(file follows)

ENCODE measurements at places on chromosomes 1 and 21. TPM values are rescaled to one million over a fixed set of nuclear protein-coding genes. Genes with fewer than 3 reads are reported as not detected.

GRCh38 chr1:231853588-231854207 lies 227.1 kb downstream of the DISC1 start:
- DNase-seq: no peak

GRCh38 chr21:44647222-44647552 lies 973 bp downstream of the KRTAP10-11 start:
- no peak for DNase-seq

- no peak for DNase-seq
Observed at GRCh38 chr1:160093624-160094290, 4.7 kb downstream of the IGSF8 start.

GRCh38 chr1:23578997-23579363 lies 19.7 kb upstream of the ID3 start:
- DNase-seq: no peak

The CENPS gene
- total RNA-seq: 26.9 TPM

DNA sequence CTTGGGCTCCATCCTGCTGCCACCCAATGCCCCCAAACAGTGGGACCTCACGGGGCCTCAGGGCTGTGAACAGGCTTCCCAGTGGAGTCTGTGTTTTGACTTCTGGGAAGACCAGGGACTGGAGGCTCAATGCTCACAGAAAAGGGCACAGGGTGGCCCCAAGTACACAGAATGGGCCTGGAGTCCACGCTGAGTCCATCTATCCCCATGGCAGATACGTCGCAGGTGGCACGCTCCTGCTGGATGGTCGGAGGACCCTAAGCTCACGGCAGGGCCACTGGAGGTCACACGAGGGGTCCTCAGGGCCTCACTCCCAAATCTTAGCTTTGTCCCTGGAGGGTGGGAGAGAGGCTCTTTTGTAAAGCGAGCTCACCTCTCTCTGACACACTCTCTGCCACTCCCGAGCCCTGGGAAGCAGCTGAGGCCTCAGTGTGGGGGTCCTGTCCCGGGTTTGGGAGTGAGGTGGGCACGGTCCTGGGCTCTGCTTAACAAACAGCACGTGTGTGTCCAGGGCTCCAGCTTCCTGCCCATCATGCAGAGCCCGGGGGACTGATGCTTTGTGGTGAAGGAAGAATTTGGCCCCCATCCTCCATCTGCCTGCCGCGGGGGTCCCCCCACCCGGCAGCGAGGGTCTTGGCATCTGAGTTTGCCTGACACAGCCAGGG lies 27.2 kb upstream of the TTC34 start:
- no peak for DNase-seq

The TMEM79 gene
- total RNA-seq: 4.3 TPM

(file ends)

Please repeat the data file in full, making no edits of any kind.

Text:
ENCODE measurements at places on chromosomes 1 and 21. TPM values are rescaled to one million over a fixed set of nuclear protein-coding genes. Genes with fewer than 3 reads are reported as not detected.

GRCh38 chr1:231853588-231854207 lies 227.1 kb downstream of the DISC1 start:
- DNase-seq: no peak

GRCh38 chr21:44647222-44647552 lies 973 bp downstream of the KRTAP10-11 start:
- no peak for DNase-seq

- no peak for DNase-seq
Observed at GRCh38 chr1:160093624-160094290, 4.7 kb downstream of the IGSF8 start.

GRCh38 chr1:23578997-23579363 lies 19.7 kb upstream of the ID3 start:
- DNase-seq: no peak

The CENPS gene
- total RNA-seq: 26.9 TPM

DNA sequence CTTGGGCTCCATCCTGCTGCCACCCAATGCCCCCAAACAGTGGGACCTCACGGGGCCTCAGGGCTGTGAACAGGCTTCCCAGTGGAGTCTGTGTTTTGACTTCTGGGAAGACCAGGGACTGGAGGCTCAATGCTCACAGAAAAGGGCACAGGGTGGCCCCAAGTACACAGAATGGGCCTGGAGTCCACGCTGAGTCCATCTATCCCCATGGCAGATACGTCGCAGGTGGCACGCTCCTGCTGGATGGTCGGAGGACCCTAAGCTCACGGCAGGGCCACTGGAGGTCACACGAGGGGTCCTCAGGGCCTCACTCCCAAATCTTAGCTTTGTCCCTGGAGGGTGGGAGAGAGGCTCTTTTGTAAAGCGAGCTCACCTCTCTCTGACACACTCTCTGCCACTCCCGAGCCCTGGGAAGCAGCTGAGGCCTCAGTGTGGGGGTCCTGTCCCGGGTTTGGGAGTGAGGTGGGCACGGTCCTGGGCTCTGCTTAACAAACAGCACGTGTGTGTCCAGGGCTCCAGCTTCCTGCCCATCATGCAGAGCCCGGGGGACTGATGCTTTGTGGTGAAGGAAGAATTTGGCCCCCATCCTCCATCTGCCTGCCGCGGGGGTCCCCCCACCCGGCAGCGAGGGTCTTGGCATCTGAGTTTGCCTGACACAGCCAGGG lies 27.2 kb upstream of the TTC34 start:
- no peak for DNase-seq

The TMEM79 gene
- total RNA-seq: 4.3 TPM